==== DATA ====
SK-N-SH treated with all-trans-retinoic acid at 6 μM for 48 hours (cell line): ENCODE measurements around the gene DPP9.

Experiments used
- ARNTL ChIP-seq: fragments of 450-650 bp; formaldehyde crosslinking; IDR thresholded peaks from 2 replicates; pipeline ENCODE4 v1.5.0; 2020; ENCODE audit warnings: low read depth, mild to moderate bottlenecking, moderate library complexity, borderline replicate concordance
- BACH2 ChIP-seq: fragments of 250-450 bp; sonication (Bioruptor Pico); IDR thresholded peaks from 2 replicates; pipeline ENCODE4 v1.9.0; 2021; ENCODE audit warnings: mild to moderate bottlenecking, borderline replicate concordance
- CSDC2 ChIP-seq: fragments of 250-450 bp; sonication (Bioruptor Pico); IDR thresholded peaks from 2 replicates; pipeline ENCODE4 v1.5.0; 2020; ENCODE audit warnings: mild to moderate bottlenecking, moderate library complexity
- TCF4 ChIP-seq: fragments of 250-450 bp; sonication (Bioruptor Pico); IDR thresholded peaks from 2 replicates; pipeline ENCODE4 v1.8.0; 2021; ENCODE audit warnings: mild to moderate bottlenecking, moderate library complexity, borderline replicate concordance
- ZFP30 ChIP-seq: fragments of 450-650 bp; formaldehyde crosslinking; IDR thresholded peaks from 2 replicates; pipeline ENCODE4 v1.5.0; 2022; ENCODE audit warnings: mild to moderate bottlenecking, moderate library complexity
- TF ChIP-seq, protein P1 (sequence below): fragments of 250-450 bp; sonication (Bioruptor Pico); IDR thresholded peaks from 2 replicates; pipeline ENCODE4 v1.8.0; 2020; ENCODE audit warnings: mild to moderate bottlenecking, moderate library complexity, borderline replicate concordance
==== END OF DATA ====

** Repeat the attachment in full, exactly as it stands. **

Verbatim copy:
SK-N-SH treated with all-trans-retinoic acid at 6 μM for 48 hours (cell line): ENCODE measurements around the gene DPP9.

Experiments used
- ARNTL ChIP-seq: fragments of 450-650 bp; formaldehyde crosslinking; IDR thresholded peaks from 2 replicates; pipeline ENCODE4 v1.5.0; 2020; ENCODE audit warnings: low read depth, mild to moderate bottlenecking, moderate library complexity, borderline replicate concordance
- BACH2 ChIP-seq: fragments of 250-450 bp; sonication (Bioruptor Pico); IDR thresholded peaks from 2 replicates; pipeline ENCODE4 v1.9.0; 2021; ENCODE audit warnings: mild to moderate bottlenecking, borderline replicate concordance
- CSDC2 ChIP-seq: fragments of 250-450 bp; sonication (Bioruptor Pico); IDR thresholded peaks from 2 replicates; pipeline ENCODE4 v1.5.0; 2020; ENCODE audit warnings: mild to moderate bottlenecking, moderate library complexity
- TCF4 ChIP-seq: fragments of 250-450 bp; sonication (Bioruptor Pico); IDR thresholded peaks from 2 replicates; pipeline ENCODE4 v1.8.0; 2021; ENCODE audit warnings: mild to moderate bottlenecking, moderate library complexity, borderline replicate concordance
- ZFP30 ChIP-seq: fragments of 450-650 bp; formaldehyde crosslinking; IDR thresholded peaks from 2 replicates; pipeline ENCODE4 v1.5.0; 2022; ENCODE audit warnings: mild to moderate bottlenecking, moderate library complexity
- TF ChIP-seq, protein P1 (sequence below): fragments of 250-450 bp; sonication (Bioruptor Pico); IDR thresholded peaks from 2 replicates; pipeline ENCODE4 v1.8.0; 2020; ENCODE audit warnings: mild to moderate bottlenecking, moderate library complexity, borderline replicate concordance